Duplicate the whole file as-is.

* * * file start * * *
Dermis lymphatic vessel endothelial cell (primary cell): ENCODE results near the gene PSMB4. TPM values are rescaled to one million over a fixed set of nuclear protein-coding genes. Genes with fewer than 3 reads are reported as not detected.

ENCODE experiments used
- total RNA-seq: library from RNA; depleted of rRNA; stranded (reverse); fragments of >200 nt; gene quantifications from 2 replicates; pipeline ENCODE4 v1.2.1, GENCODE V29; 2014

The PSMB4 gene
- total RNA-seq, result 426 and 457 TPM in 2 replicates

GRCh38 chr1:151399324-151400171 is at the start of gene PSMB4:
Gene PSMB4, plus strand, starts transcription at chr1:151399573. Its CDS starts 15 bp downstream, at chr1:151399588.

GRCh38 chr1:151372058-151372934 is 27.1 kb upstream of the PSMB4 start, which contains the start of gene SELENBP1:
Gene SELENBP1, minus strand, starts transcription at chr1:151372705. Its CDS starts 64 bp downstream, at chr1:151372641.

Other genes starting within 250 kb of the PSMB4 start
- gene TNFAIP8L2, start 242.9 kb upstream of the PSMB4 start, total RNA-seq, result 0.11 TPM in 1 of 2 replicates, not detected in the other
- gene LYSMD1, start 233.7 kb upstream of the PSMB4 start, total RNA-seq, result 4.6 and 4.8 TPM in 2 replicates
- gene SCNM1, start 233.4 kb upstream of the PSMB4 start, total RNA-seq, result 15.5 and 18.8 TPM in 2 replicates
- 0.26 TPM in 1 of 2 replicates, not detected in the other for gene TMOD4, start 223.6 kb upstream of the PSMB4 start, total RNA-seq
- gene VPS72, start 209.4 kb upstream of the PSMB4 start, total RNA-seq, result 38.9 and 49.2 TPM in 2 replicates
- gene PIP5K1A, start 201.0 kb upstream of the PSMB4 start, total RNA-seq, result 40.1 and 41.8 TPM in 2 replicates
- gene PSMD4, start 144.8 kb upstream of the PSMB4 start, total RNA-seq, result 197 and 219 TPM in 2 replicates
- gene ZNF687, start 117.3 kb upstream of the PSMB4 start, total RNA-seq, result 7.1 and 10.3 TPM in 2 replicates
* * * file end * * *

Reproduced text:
Dermis lymphatic vessel endothelial cell (primary cell): ENCODE results near the gene PSMB4. TPM values are rescaled to one million over a fixed set of nuclear protein-coding genes. Genes with fewer than 3 reads are reported as not detected.

ENCODE experiments used
- total RNA-seq: library from RNA; depleted of rRNA; stranded (reverse); fragments of >200 nt; gene quantifications from 2 replicates; pipeline ENCODE4 v1.2.1, GENCODE V29; 2014

The PSMB4 gene
- total RNA-seq, result 426 and 457 TPM in 2 replicates

GRCh38 chr1:151399324-151400171 is at the start of gene PSMB4:
Gene PSMB4, plus strand, starts transcription at chr1:151399573. Its CDS starts 15 bp downstream, at chr1:151399588.

GRCh38 chr1:151372058-151372934 is 27.1 kb upstream of the PSMB4 start, which contains the start of gene SELENBP1:
Gene SELENBP1, minus strand, starts transcription at chr1:151372705. Its CDS starts 64 bp downstream, at chr1:151372641.

Other genes starting within 250 kb of the PSMB4 start
- gene TNFAIP8L2, start 242.9 kb upstream of the PSMB4 start, total RNA-seq, result 0.11 TPM in 1 of 2 replicates, not detected in the other
- gene LYSMD1, start 233.7 kb upstream of the PSMB4 start, total RNA-seq, result 4.6 and 4.8 TPM in 2 replicates
- gene SCNM1, start 233.4 kb upstream of the PSMB4 start, total RNA-seq, result 15.5 and 18.8 TPM in 2 replicates
- 0.26 TPM in 1 of 2 replicates, not detected in the other for gene TMOD4, start 223.6 kb upstream of the PSMB4 start, total RNA-seq
- gene VPS72, start 209.4 kb upstream of the PSMB4 start, total RNA-seq, result 38.9 and 49.2 TPM in 2 replicates
- gene PIP5K1A, start 201.0 kb upstream of the PSMB4 start, total RNA-seq, result 40.1 and 41.8 TPM in 2 replicates
- gene PSMD4, start 144.8 kb upstream of the PSMB4 start, total RNA-seq, result 197 and 219 TPM in 2 replicates
- gene ZNF687, start 117.3 kb upstream of the PSMB4 start, total RNA-seq, result 7.1 and 10.3 TPM in 2 replicates